A few studies have addressed ways to increase breast cancer screening among Asian American women, but results have been minimal, with effect sizes ranging from 1.27–1.6; multicomponent interventions were more successful (Hou, Sealy, & Kabiru, 2011; Masi, Blackman, & Peek, 2007; Sohl & Moyer, 2007). In addition, a systemic literature review by Legler et al. (2002) showed that among diverse populations who were disproportionately older, poorer, and of racial or ethnic minorities, a combination of intervention approaches (access-enhancing and individual-directed strategies) in nine studies resulted in the strongest outcome for mammography screening. Using a combination of intervention approaches, the current study’s interactive, culturally and linguistically appropriate presentation, combined with individual counseling and assistance, resulted in a strong outcome in mammography completion in 12 weeks. Half the sample had a mammogram 12 weeks postintervention and three more reported having scheduled a test, demonstrating a larger effect size than reported in many community-based cancer screening trials. However, cost continues to be an issue for some Chinese immigrant women, as eight women required funding support to obtain a mammogram.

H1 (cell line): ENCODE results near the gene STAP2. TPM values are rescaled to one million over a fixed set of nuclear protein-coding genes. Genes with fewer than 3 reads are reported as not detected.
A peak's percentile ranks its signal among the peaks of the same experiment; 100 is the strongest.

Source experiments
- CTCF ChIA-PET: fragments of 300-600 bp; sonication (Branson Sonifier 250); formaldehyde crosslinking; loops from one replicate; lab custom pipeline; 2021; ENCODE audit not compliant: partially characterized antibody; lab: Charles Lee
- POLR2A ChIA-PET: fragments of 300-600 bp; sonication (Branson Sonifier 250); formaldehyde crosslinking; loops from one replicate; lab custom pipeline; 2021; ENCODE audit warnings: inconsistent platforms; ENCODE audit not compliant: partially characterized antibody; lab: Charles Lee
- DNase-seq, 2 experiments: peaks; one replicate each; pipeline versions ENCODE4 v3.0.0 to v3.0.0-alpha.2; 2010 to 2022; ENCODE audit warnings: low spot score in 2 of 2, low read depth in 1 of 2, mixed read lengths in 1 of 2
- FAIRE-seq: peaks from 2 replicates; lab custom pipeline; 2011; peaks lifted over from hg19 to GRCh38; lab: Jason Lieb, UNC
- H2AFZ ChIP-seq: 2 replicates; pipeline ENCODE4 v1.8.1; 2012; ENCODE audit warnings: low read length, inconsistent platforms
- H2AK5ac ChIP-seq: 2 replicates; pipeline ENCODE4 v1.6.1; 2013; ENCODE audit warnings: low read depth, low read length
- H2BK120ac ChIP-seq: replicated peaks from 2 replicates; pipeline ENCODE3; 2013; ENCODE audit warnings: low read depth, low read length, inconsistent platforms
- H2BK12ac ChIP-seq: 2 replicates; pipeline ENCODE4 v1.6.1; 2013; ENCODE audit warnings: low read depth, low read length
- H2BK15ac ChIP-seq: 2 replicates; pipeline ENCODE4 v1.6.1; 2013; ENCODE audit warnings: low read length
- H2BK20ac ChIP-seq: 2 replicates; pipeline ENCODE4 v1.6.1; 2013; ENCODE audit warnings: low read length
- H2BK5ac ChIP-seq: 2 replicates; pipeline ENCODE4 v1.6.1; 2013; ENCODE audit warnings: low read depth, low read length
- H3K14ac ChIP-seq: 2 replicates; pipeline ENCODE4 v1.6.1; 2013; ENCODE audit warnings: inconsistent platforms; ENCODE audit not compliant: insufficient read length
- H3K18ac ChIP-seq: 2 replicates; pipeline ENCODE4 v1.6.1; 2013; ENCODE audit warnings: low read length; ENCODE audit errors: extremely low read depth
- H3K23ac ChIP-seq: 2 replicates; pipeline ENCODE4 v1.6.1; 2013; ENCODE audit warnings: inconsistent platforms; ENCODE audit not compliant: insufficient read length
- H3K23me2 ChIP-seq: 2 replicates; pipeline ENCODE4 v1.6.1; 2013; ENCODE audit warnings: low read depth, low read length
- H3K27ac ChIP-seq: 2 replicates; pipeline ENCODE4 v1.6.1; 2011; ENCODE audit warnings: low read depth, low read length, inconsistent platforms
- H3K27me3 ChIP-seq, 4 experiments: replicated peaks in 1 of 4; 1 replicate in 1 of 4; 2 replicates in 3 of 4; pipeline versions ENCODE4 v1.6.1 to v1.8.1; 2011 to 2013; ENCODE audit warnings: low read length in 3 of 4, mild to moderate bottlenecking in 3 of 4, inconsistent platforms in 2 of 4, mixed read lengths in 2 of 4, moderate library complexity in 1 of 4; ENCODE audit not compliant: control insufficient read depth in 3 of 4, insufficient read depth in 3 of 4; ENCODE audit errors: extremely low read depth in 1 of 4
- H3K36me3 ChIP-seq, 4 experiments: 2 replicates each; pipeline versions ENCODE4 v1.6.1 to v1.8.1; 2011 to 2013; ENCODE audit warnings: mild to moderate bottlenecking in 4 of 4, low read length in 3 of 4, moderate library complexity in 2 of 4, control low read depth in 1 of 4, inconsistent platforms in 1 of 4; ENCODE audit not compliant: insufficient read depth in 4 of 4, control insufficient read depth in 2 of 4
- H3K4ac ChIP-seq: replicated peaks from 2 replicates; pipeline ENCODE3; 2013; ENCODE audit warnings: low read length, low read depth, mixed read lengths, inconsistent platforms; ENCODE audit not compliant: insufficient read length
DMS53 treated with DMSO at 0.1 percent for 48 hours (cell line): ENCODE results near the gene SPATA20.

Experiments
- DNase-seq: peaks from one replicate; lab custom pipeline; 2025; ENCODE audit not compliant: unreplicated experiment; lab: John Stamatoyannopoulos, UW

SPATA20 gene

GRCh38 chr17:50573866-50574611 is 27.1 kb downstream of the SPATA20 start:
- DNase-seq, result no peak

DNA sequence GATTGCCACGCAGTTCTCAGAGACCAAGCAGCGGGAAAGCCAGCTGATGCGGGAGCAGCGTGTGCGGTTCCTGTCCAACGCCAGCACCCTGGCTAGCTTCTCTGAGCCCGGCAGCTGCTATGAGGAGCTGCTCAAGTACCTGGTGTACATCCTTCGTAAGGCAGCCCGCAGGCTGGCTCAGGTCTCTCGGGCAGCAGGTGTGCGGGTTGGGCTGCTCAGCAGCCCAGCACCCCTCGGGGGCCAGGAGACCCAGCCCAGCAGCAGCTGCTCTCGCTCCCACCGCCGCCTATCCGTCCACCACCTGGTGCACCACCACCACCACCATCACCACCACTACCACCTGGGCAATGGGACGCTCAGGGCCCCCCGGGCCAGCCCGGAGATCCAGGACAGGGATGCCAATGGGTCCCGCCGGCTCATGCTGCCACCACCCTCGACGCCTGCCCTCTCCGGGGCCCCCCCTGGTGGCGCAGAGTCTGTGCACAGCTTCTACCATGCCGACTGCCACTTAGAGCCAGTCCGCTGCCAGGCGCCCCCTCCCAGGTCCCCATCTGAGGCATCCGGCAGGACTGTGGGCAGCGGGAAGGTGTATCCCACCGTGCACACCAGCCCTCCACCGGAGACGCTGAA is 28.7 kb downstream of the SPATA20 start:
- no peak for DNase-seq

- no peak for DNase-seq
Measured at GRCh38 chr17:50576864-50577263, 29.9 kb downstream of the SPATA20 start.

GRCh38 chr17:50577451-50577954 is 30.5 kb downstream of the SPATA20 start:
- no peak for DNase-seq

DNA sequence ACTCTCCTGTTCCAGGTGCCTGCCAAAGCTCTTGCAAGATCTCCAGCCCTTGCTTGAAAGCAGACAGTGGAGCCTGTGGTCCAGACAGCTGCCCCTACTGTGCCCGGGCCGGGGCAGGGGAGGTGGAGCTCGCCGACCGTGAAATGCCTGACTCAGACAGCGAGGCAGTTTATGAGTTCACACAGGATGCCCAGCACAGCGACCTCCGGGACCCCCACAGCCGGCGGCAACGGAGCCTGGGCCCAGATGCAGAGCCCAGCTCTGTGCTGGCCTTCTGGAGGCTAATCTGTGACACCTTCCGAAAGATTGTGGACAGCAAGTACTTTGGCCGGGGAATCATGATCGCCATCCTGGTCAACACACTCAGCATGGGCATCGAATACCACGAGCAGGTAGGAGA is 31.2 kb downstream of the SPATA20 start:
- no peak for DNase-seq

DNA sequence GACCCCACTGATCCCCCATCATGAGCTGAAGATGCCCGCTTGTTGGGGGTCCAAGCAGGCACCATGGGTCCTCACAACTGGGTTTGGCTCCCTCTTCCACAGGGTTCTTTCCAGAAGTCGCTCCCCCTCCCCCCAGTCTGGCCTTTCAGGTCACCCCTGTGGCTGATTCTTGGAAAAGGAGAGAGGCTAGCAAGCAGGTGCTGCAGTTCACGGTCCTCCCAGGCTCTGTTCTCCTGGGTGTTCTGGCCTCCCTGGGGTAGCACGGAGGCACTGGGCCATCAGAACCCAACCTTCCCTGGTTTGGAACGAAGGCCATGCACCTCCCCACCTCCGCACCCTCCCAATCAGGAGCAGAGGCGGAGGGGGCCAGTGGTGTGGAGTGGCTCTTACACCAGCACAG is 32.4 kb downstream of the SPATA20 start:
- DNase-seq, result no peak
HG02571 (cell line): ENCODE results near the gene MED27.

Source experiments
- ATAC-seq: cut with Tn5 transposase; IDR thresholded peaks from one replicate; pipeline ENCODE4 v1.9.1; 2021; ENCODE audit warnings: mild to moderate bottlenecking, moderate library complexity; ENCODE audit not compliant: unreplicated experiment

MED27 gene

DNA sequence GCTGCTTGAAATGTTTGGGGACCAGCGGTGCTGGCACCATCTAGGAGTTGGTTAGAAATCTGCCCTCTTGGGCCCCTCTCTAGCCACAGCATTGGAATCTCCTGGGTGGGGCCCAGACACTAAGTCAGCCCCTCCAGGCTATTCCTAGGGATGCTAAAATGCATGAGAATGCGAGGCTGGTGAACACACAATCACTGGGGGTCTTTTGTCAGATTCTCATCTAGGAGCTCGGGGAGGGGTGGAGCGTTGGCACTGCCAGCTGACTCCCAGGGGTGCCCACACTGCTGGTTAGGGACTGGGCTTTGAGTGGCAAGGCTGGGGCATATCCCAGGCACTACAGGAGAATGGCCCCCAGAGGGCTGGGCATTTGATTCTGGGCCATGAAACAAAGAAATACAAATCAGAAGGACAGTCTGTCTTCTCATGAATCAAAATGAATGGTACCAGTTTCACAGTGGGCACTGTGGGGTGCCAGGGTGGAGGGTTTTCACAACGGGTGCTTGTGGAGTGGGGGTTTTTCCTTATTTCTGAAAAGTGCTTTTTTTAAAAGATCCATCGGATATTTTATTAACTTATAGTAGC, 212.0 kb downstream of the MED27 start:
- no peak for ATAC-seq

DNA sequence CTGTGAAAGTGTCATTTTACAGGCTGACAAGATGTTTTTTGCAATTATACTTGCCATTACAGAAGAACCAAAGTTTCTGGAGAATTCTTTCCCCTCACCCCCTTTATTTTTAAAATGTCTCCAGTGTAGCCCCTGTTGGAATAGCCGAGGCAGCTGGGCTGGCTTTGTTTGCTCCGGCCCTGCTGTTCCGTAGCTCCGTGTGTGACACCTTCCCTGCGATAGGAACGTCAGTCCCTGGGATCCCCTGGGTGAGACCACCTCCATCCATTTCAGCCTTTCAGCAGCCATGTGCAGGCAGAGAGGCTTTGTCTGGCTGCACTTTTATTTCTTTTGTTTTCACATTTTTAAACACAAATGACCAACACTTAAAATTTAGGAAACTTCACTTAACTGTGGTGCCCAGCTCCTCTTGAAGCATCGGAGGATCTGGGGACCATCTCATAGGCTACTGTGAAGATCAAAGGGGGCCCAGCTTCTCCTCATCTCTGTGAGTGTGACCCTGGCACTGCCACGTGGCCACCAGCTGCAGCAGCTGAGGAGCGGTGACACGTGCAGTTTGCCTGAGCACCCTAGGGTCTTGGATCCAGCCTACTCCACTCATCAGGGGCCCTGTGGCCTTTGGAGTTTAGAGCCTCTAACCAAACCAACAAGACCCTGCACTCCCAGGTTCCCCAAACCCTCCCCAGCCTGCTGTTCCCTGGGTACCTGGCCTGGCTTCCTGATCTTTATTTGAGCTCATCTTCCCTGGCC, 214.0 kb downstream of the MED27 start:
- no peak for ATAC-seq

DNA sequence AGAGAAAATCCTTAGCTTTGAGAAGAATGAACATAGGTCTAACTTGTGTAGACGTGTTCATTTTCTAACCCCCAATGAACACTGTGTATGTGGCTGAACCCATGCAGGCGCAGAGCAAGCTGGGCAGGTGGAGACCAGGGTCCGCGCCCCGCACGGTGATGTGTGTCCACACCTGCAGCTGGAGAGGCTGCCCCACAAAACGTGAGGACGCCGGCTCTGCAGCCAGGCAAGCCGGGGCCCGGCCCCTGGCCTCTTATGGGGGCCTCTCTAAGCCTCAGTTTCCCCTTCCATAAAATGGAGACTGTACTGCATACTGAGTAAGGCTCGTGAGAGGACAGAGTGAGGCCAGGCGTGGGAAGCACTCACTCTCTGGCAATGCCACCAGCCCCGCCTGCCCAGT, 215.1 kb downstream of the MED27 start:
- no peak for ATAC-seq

Somewhat consistent with the literature, a nonlinear relationship existed between years lived in the United States and likelihood of obtaining a mammogram. In this study, women were more likely than not to obtain a mammogram when they have lived in the United States between 3 and 15 years, and less likely to do so if they lived in the United States less than 3 or more than 15 years.